Virtual Event Center Subject to Sales Tax in Massachusetts as the Sale of Software

Wednesday, June 12th, 2013

 
 
Share
Link
Massachusetts
General

The Massachusetts Department of Revenue recently ruled that a company's sale of a virtual events planning platform was a taxable sale of software. Mass. Ltr. Rul. No. 13-5 (Dept. of Revenue Jun. 4, 2013).

The virtual events planning platform allows purchasers to remotely access software to create their own cloud-based event, like a virtual job fair, where users can come together in a virtual events center. Purchasers never actually receive any software, they only access and use the software remotely. The company selling the virtual events planning platform requested the ruling to find out whether its sales are subject to sales tax.

The Department determined that the object of the sale, in essence, is providing purchasers access to prewritten software on the seller's servers. Citing a sales tax regulation, the Department explained that sales of prewritten software are taxable regardless of the method of delivery and that this rule extends to "transfers of rights to use software installed on a remote server." 830 Code Mass. Regs. 64H.1.3(3)(a). Accordingly, the Department ruled the company's sales of subscriptions to the virtual events planning platform are taxable sales of prewritten software.

Furthermore, the Department discussed "Software-as-a-Service" (SaaS) in the ruling, stating that SaaS is generally taxable. The Department explained that marketing descriptions do not determine the taxability of a product. Because "transfers of rights to use software installed on a remote server" are taxable, SaaS is taxable regardless of whether the seller markets it as a service.

Finally, the Department noted two exceptions to the general rule that SaaS is taxable. First, if the true object of the transaction is a non-taxable service, and the SaaS is only incidental, the entire transaction will not be taxable. Second, if non-taxable services are sold unbundled from the SaaS (e.g., separately stated and optional), then the non-taxable portion of the charge will not be subject to tax.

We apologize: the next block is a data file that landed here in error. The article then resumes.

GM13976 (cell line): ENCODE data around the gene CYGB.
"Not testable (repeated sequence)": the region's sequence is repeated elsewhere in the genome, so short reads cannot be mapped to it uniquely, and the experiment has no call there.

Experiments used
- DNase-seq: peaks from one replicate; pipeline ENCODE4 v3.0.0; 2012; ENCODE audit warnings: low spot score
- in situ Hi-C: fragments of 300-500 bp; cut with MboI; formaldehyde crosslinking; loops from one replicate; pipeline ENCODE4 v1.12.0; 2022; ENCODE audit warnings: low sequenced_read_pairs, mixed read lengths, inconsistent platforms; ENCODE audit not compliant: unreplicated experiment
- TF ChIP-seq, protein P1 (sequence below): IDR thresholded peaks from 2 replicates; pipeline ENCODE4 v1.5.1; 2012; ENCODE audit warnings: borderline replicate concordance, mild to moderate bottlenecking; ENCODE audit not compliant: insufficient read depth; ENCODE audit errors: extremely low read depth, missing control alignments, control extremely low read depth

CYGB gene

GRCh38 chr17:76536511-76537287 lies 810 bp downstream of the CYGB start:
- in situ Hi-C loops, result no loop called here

About TTR

Transaction (buying or selling things), Tax (the tax on this activity), Resources (our people, our website, our support services) - TTR, Inc.

TTR has a website that companies subscribe to and use daily. This website provides a list of everything that can be bought or sold in the U.S. It provides simple answers to whether buying or selling these items is taxable (subject to a sales tax or other tax), and it provides all the legal authority to support these tax answers.

TTR likes to keep things simple and fun, which is why it has great people who provide help to clients on any support questions they have about transaction tax issues.

Please visit TTR on the web at www.ttrus.com or call 866.578.8193.

Service Repairs to Petroleum Storage Tanks Exempt in...

Friday, January 18th, 2019 -Louisiana's Board of Tax Appeals recently ruled that repairs on petroleum storage tanks were not taxable. ...

Nevada Exempts Feminine Hygiene Products in 2019

Wednesday, January 16th, 2019 -Last year, Nevada voters approved via ballot measure changes to the Sales and Use Tax Act of 1955. Voters amen...

Cleaning of Beer-Tap Lines Not Taxable in Ohio

Monday, January 14th, 2019 -The Supreme Court of Ohio recently ruled that cleaning beer-tap lines is not taxable. The taxpayer was...

Louisiana Court of Appeals Finds Marketplace Facilitators...

Friday, January 11th, 2019 -The Louisiana Court of Appeals has recently addressed the sales tax liability of marketplace facilitators. A c...

Iowa Supreme Court Determines Taxable Carpentry Services...

Wednesday, January 9th, 2019 -The Iowa Supreme Court has recently addressed the taxability of various installation services. The taxpayer wa...

Tax Applies to Metallurgical Coke in Illinois

Monday, January 7th, 2019 -Illinois recently ruled that use tax was due on purchases of metallurgical coke. The taxpayer was a business t...